According to press reports, adjustments to shipping schedules between Ecuador and Europe are set to reduce banana shipment times and improve handling logistics for rapid onward transportation from the port of Antwerp. Antwerp will now be the first port of call for the Ecuadorian group Noboa, which has “decided to send its Bonita brand… by container carrier instead of traditional refrigerated ships”, in order to take advantage of the new scheduling. This will allow the immediate transhipment and clearance of the bananas, cutting transportation costs.
Costa Rica, meanwhile, has established a banana geographical indication (GI) to assist in developing its market in the EU, following the conclusion of the EU–Central American agreements. At present, some 49% of Costa Rica’s total banana exports are destined for the EU market. It is thought that in the coming years, the country’s banana exporters will need to pay greater attention to market positioning.
In India, efforts are in progress to develop branding strategies to overcome negative retailer/consumer perceptions of Indian bananas. The Indian trading company INI Farms is working with farmers to ensure high production standards and overseas accreditation with such schemes as GlobalGap. While the company has already penetrated markets in the Gulf and Middle East, INI Farms is now “eyeing new markets in Europe”. In the long term, the company is planning to “compete against rival suppliers in the leading banana growing countries of Latin America and the Philippines”.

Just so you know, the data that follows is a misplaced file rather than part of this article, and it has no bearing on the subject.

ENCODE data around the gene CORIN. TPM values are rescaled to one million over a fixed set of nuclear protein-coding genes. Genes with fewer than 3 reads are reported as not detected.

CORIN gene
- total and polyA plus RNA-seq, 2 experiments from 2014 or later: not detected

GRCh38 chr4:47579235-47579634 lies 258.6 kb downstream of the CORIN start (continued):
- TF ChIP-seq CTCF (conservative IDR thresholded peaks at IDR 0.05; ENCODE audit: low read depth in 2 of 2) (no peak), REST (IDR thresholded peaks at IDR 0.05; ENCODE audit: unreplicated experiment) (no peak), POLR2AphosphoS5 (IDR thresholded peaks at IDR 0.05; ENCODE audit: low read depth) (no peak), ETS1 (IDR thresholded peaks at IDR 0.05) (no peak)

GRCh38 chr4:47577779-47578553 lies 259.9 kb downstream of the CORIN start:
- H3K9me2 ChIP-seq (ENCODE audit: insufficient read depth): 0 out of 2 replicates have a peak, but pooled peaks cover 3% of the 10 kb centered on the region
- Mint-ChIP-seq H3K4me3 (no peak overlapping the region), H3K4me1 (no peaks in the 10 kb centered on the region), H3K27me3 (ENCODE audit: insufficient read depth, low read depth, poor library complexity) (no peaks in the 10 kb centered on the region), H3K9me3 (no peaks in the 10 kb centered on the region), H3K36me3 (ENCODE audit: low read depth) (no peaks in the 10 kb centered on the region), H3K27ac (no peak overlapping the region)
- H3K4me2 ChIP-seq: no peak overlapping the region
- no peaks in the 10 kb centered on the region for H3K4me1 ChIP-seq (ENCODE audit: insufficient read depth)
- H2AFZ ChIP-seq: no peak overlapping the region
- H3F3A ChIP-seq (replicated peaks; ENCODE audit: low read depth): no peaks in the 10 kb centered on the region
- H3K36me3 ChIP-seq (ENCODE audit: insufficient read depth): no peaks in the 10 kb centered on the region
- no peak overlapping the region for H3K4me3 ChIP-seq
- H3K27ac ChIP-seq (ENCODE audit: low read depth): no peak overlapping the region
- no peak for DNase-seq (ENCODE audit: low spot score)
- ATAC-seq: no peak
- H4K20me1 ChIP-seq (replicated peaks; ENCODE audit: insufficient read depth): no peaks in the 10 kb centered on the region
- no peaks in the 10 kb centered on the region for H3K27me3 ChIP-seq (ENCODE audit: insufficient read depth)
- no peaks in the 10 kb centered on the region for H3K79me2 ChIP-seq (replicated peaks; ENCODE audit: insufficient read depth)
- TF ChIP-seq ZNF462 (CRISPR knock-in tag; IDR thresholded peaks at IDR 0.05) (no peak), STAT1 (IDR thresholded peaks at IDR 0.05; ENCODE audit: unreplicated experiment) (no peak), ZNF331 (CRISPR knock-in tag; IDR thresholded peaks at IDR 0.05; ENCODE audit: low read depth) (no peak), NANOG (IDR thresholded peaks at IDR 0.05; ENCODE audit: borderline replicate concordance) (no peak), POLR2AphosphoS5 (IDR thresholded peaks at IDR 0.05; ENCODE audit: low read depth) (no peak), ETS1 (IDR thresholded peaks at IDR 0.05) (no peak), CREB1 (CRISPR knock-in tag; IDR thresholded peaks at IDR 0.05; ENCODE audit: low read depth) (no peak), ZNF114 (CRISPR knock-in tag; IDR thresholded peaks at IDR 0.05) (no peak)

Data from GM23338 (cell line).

The negotiation of new shipping schedules and clearance arrangements can all serve to reduce costs, while registration of GIs and the development of product brands can improve producer returns on banana exports to the EU market. Many non-ACP exporters have concluded, or are hoping to conclude, FTA agreements with the EU that include tariff reductions for exports of bananas to the EU market, and are actively seeking to improve their competitive position on the EU market.
This is likely to increase commercial competition on the EU market for ACP banana exporters in the coming years. In preparing for this increased competition, it would appear necessary for ACP banana exporters to develop and adopt similar marketing strategies.
While these will essentially need to be developed at the national or regional levels, led by the private sector, there would appear to be scope for joint ACP initiatives to:
- identify evolving market, logistical and policy trends (e.g. the differential application of moves to full recovery of inspection costs among EU member states) affecting ACP banana exporters;
- outline the most viable options open to ACP banana exporters in terms of improving their marketing positioning within the EU;
- establish what supportive measures governments will need to be set in place to facilitate processes of market repositioning (e.g. the establishment of an internationally recognised organic product regime and the negotiation of equivalency agreements).